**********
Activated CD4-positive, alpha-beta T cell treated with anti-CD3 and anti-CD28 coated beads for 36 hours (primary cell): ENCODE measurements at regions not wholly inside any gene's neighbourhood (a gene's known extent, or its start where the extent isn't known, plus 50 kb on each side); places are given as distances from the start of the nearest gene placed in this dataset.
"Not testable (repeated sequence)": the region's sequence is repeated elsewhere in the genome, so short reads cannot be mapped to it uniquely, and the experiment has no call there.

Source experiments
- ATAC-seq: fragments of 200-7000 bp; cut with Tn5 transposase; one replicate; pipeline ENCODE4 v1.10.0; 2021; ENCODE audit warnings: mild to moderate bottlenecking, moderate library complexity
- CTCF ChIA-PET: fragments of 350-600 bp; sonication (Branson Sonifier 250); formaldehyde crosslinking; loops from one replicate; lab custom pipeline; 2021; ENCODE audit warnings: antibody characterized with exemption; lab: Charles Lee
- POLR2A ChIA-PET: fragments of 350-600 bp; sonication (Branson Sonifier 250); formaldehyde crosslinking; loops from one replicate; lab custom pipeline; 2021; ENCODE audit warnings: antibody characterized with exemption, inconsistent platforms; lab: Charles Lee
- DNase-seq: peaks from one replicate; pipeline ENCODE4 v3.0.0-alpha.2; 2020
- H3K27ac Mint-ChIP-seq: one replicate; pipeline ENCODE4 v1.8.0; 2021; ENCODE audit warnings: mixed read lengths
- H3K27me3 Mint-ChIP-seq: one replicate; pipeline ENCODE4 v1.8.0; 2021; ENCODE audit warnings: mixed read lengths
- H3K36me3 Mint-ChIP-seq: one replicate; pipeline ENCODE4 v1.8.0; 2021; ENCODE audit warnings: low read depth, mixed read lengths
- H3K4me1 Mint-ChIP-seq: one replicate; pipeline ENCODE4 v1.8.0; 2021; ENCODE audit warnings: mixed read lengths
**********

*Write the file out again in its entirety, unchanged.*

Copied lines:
Activated CD4-positive, alpha-beta T cell treated with anti-CD3 and anti-CD28 coated beads for 36 hours (primary cell): ENCODE measurements at regions not wholly inside any gene's neighbourhood (a gene's known extent, or its start where the extent isn't known, plus 50 kb on each side); places are given as distances from the start of the nearest gene placed in this dataset.
"Not testable (repeated sequence)": the region's sequence is repeated elsewhere in the genome, so short reads cannot be mapped to it uniquely, and the experiment has no call there.

Source experiments
- ATAC-seq: fragments of 200-7000 bp; cut with Tn5 transposase; one replicate; pipeline ENCODE4 v1.10.0; 2021; ENCODE audit warnings: mild to moderate bottlenecking, moderate library complexity
- CTCF ChIA-PET: fragments of 350-600 bp; sonication (Branson Sonifier 250); formaldehyde crosslinking; loops from one replicate; lab custom pipeline; 2021; ENCODE audit warnings: antibody characterized with exemption; lab: Charles Lee
- POLR2A ChIA-PET: fragments of 350-600 bp; sonication (Branson Sonifier 250); formaldehyde crosslinking; loops from one replicate; lab custom pipeline; 2021; ENCODE audit warnings: antibody characterized with exemption, inconsistent platforms; lab: Charles Lee
- DNase-seq: peaks from one replicate; pipeline ENCODE4 v3.0.0-alpha.2; 2020
- H3K27ac Mint-ChIP-seq: one replicate; pipeline ENCODE4 v1.8.0; 2021; ENCODE audit warnings: mixed read lengths
- H3K27me3 Mint-ChIP-seq: one replicate; pipeline ENCODE4 v1.8.0; 2021; ENCODE audit warnings: mixed read lengths
- H3K36me3 Mint-ChIP-seq: one replicate; pipeline ENCODE4 v1.8.0; 2021; ENCODE audit warnings: low read depth, mixed read lengths
- H3K4me1 Mint-ChIP-seq: one replicate; pipeline ENCODE4 v1.8.0; 2021; ENCODE audit warnings: mixed read lengths